These weird QM effects only show up in small systems that aren't
affected by the 2nd law of thermodynamics.  In such systems,  the laws
of physics are time symmetric.  Given that,  it seems to me that QM
weirdness is trivially explained by the lack of our usual conception of
cause and effect.  Neither the initial state nor the end state look
special from the perspective of an arrow to time.  Isn't "non-locality"
simply associated with the ability for the "future" to affect the

IMO entanglement/non-locality etc should be regarded as merely a symptom
of advanced waves which only make their weird effects apparent in small

Does any other theory besides transactional QM explain inertia as
arising from the rest of the universe?

- David

-----Original Message-----
From: scerir [mailto:[EMAIL PROTECTED] 
Sent: Thursday, 13 November 2003 6:04 AM
Subject: Re: "spooky action at a distance"

Norman Samish:

> This is unsatisfying.

Yes. It is also called the "conspiracy" 
between QM and SR.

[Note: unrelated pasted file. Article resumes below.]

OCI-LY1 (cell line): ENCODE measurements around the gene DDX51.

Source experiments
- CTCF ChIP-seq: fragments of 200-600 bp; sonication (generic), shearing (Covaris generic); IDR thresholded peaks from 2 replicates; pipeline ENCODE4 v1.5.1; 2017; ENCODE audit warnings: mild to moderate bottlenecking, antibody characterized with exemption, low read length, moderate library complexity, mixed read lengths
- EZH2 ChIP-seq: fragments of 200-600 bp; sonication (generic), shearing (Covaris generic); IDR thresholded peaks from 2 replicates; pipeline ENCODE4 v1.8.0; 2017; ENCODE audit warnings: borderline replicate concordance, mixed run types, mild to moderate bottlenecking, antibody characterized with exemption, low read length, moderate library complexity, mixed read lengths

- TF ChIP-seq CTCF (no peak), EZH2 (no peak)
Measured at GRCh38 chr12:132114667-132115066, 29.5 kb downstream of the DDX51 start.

> I would like to hear speculations on non-locality.

There are many in QM. I mean many non-localities.
In example the famous 'collapse', the 'Aharonov-Bohm' effect
(also with neutral particles), the EPR non-separability, and
there are non-localities involving time (interferences in time,
quantum beats, Franson interferometers, etc.), and also
effects, like the 'delayed choice', possibly related to 
the 'block universe', or 'holism', or 'wholeness', or 
time-like non separability. 

And there are also 'delocalizations'(non just superpositions) 
in the 'weak measurement' approach (measurements which give 
little information). 

And there are - how can I say? - topological (?) non-localities 
too. Imagine a two-slit apparatus. You can also think this
two-slit apparatus as a 'superposizion' of two *physical* 
complementary *pieces*. Not just hole 1 + hole 2. But something 

matter            void
void       +     matter     
matter            void

of course with the right measures and shapes! Now imagine
to locate one piece in a location and the other piece in 
another location. You get a sort of 'non-local' two-slit 
apparatus. Now if a photon beam goes through one of those 
pieces above and a correlated photon beam goes through the 
other piece you get an interference effect, due to the
'non-local' two-slit apparatus.

Of course all the above are not 'speculations' about
non-locality but performed experiments, showing
several faces of non-locality.

For useful speculations you can also read the Bohrian
and instrumentalist Asher Peres (no physical collapse)

and the 'philosopher' Suarez (a-temporal quantum)



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